Blanket Appeal Part 2 – Replacing

Time for Part 2 of Blanket Appeal

In Part 1, I removed an old Monogram from a very loose weave, loopy Blanket so that I could replace it with a new Monogram. Time to show you the Replacement Monogram!

Before & After:

I know the blues are different but trust me, the blankets are the same. The pictures were taken in different rooms with different cameras.

Digitizing:

I used the same technique on this Blanket that I used in the Posts on Christmas Stockings and “Busy” Fabric. I created the Monogram first and then created an Outline of the Monogram that followed the shape of the Monogram. I made two copies of this Outline and Filled each with a large gap between the lines of stitching. I reversed the Angles of the two Outlines so that the stitches formed a CrossHatch pattern. I placed the Monogram on top of these two Outlines so that it would stitch last. I did not put a Satin Border around these two Outlines because I did not want to call attention to them on the finished Blanket. I wanted the Monogram to be the “Star of the Show” and the CrossHatch stitches to recede into the background and just do their job – hold down those blanket loops so my Monogram would not sink down into them or be “eaten” by them over time and washing.

 

Hooping:

I used Black Tearaway instead of White under the Blanket so any edges or fibers left behind after tearing would blend in better with the Blue Blanket. I used a Black Bobbin Thread so that it also would blend in visually with the Dark Blue of the Blanket when viewed from the back. I used a Magnetic Mighty Hoop so that the thickness of the Blanket was not an issue! Mighty Hoops work beautifully with Towels, Carhartt Jackets, Purses, Bags, Quilts, etc.

I used a light weight Water Soluble Topping (WST or WSS) to help hold back the loops during the embroidery process. I Hoop this topping along with the Backing and Blanket so that it is tight against the top of the blanket rather than just Floating or laying it on top. When finished, this topping tears easily away from the edge of the CrossHatch Fill Stitches.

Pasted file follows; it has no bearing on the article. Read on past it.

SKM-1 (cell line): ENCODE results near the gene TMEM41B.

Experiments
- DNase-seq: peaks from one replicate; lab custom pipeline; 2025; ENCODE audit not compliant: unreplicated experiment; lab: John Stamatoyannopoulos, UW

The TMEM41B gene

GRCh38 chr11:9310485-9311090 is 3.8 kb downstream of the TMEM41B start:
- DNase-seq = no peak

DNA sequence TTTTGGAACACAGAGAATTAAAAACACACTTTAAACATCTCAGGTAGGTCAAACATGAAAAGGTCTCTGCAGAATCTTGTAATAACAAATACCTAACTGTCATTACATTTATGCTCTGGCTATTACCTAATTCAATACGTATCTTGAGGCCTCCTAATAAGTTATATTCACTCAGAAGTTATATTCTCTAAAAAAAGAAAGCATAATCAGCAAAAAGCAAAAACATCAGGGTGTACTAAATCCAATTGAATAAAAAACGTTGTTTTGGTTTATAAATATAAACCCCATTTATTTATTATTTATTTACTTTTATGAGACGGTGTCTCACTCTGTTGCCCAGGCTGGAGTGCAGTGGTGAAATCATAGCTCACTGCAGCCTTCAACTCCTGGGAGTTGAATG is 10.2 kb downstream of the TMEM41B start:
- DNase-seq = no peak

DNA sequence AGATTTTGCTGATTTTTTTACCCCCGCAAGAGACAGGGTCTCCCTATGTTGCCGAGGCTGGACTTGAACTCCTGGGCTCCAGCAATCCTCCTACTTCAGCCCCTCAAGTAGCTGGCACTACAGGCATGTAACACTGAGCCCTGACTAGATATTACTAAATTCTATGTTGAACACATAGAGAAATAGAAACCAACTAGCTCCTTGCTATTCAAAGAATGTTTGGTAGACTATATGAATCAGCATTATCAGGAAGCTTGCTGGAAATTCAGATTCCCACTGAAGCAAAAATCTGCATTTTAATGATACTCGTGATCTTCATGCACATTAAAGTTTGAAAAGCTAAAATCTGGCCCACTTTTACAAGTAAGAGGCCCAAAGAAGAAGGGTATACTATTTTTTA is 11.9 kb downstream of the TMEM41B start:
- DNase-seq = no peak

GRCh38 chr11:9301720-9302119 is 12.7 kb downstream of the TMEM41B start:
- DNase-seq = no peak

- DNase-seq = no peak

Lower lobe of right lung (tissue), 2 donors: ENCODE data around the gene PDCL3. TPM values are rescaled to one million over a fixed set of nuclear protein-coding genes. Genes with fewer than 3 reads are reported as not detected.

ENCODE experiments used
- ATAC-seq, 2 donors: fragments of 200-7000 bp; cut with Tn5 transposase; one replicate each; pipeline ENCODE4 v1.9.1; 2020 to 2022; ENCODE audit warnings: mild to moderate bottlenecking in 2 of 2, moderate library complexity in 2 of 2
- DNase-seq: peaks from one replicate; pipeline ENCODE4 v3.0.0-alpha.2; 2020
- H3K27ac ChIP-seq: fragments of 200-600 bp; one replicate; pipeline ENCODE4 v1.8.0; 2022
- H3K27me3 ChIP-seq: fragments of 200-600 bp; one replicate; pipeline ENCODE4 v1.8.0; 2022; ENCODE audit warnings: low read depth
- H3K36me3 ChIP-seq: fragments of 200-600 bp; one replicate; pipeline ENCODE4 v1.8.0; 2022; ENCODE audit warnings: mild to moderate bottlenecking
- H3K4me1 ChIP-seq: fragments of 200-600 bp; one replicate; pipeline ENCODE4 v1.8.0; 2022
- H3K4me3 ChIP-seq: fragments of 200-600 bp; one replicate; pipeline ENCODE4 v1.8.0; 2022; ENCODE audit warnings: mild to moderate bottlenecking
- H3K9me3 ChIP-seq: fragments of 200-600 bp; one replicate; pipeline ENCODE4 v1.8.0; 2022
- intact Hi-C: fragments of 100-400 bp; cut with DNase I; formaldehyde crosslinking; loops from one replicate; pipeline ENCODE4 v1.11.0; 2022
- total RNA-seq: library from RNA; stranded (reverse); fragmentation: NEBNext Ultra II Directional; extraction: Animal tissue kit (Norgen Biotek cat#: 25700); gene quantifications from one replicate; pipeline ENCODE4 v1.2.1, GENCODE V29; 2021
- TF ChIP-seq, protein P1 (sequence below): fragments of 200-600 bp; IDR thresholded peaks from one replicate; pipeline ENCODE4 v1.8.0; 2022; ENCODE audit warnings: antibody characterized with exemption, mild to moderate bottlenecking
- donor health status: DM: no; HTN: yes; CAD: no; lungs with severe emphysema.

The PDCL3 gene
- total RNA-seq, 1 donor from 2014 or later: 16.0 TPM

Results:

The CrossHatch Fill Stitches do their job, they hold back the loops and almost disappear into the background of the blanket, allowing the Monogram to really be the Star of the Show.

I used this same technique on a brown Towel.

 

 

 

 

 

 

 

 

 

 

A picture is worth a Thousand Words!

I am a picture kind of person.

I take pictures with my cell phone of just about anything I want to remember – everything from your face to the fabric bolt I just bought so I can buy more of the exact fabric if I need it. I can also look back at the photo for content and care instructions.

FabricBought

This approach works really well for me when it comes to my Embroidery Designs. When stitching out a complicated, high color change design that I know I will be stitching again, it is nice to know that my Happy will know exactly which needles to use 6 months from now. Problem? Well the odds that I will have the same color spools on those needles six months from now are slim to none!

What to do? Take a picture!

Just lay the stitchout next to the spools and snap a quick picture. This shows me exactly which threads I used and what their locations were when I stitched out that design. I can also write a note with the date, design name and project/recipient next to the design and add that information to the picture as well.

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It is also helpful to lay the cones down and snap a picture of the bottom so I can see the exact color numbers used.

ThreadColorsUsed

In a shop environment, this can be a helpful approach to add to the files or folder for a customer job so that no matter who runs the job in the future, they can get it right!

Don’t forget the recipe either – you know, the stabilizer you used, the needle type (Ball Point, Sharp) and the needle size. Include anything in the notes that will insure that future runs for that customer will be as successful as the first.